In gardening, you often have to cut parts off a plant in order for the remaining parts to produce to their fullest. Rosebushes are the primary example of this, as smaller buds are sliced away so that the remaining flowers blossom to their fullest. This, naturally, is one of the cheesiest analogies a company can make when they have to cut out something that they had previously been putting energy into.
Unfortunately, while I typically detest cliches, this stands as perhaps the best analogy I can think of at this moment. And, as it happens, is something that I'm going to be partaking in. What do I mean?
In a previous post, I announced that it was in our plans to port all my current novels over to this website. And, for quite some time, that was my true intention. However, last Friday, I sat down to start the preliminary work of preparing the novels for transfer. I started on the first Project Nomad book, since it was the first book I ever wrote. Which, naturally, is when I noticed something odd.
It was terrible.
Now, don't get me wrong, I fully understand that most artists think their own work to be awful, especially their earlier works when viewed in light of their later accomplishments. I think I certainly fall into this category, as by the time I release a novel, I'm already halfway through writing my next book, and usually declare the new volume to be a vast improvement over the old. Nevertheless, there simply isn't getting around it. After my initial shock at seeing my early work, I went back over the novel in a more analytical light. The characters were one-dimensional. Characters that should have been traumatized by events simply walked it off without any consequences. My main character was a complete jerk to everyone around him.
And, with that, I come to my final point. I can't be more proud of my newest novel, Apocolyps Squad. I truly believe that it sits in a completely different class of writing than my previous books. The characters are more thought-out, motivations are stronger, plots are more compelling. I adore The Eternal Quest, I think that it's done and is doing more for my writing than anything else I could be doing. After having someone read those particular volumes, I would simply be embarrassed to have anyone go back and read my earlier works. I released Nomad without proper formatting, editing, or planning, and it shows. And so, with that... I'm going to be taking down everything that I've released up until this point (minus TEQ).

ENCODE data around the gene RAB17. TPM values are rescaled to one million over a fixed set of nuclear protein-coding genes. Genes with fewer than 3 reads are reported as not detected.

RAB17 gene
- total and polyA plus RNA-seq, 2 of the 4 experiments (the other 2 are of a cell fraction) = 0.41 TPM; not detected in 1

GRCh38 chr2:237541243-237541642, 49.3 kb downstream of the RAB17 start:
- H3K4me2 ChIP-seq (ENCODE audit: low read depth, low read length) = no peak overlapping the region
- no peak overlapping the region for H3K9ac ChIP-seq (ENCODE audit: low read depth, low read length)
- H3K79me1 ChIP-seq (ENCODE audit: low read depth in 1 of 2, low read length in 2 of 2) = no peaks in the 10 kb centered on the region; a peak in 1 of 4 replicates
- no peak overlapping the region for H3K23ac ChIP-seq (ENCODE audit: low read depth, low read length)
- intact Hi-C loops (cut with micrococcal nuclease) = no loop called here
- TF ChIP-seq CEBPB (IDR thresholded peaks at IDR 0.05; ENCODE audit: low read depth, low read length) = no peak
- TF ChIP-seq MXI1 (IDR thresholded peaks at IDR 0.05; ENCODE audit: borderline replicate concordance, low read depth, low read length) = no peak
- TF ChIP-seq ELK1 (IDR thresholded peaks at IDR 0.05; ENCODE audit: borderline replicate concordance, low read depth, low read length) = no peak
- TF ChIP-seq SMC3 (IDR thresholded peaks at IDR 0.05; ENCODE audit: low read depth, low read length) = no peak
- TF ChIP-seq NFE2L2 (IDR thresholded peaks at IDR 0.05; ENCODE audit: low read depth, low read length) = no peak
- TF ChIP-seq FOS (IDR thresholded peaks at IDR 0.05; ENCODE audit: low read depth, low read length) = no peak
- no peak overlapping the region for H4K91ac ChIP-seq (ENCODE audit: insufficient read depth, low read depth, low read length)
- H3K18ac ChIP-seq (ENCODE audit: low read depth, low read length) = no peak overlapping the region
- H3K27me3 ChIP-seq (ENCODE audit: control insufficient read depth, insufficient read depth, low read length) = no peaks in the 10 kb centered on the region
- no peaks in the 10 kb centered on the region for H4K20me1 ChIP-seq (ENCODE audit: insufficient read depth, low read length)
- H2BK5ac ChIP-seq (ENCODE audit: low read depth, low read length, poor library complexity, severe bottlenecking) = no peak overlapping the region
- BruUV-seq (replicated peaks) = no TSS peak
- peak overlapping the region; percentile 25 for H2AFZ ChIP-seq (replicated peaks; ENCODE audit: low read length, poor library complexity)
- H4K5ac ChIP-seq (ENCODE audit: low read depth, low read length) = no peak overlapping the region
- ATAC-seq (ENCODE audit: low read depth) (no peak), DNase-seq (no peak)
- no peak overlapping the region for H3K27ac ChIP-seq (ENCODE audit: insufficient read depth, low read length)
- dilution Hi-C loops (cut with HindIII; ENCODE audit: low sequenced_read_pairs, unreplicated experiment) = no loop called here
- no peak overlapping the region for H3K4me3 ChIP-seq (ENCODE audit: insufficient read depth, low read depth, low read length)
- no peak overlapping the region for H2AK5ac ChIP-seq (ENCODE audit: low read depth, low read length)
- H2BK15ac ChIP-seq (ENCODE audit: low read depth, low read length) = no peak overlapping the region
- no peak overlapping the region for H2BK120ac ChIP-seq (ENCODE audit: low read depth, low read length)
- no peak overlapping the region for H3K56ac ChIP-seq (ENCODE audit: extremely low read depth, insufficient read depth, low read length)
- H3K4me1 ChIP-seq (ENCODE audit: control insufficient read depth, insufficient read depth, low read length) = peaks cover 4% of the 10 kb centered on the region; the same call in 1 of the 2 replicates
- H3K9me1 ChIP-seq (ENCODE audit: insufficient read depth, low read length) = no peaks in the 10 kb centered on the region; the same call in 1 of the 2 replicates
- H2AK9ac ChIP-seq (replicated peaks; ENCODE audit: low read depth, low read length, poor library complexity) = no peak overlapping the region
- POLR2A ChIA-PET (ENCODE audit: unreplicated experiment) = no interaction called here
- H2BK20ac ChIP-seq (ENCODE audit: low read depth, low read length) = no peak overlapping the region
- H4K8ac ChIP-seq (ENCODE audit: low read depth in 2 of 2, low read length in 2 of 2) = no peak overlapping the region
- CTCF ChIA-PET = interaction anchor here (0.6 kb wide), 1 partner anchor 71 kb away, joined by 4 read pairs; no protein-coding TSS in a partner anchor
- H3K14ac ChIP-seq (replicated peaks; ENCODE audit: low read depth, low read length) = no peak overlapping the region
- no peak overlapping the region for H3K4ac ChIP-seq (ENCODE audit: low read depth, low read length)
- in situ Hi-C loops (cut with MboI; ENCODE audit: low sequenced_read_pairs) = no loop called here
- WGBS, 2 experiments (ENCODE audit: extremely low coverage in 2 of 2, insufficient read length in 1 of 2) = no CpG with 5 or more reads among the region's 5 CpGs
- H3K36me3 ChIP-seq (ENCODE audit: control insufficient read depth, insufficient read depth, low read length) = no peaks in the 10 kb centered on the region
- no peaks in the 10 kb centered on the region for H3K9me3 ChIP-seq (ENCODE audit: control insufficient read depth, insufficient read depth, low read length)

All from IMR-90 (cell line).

What does that mean?
Within a week or two at most, the Project Nomad trilogy and the Legacy of the Stonewielder books will not be available anywhere. They won't be available on Lead Pyramid, and I'll be discontinuing them through Amazon. If you, for some reason, still desire these novels, you'll have a very short time to pick up a copy. After that... Well, it's a new era for Lead Pyramid.
So where does that leave Lead Pyramid?
Simply put, I'm moving forward. My books are getting better and better, and I hope for that trend to continue as I continue to progress. Now, all that said, I'm not technically DONE with either the Stonewielders or Nomad. They were the first books I released for a reason. They are both near and dear to my heart, and I have no desire to be rid of them forever. As it happens, before this decision was ever made, I started work on a Nomad reboot. While I can't promise a release date anytime soon, I can assure you that I will be relaunching both series in the future, this time with a proper treatment that both universes truly deserve.
And, on that note, I will wrap this up. I don't regret releasing those six novels, as I truly believe that they were needed to get me to this point. They simply aren't up to the same quality standards that I am currently holding myself to, and for that, I need to cut them loose. I truly think that the future of Lead Pyramid is a bright one, and one that I heartily look forward to!
Until next time!
Write something about yourself. No need to be fancy, just an overview.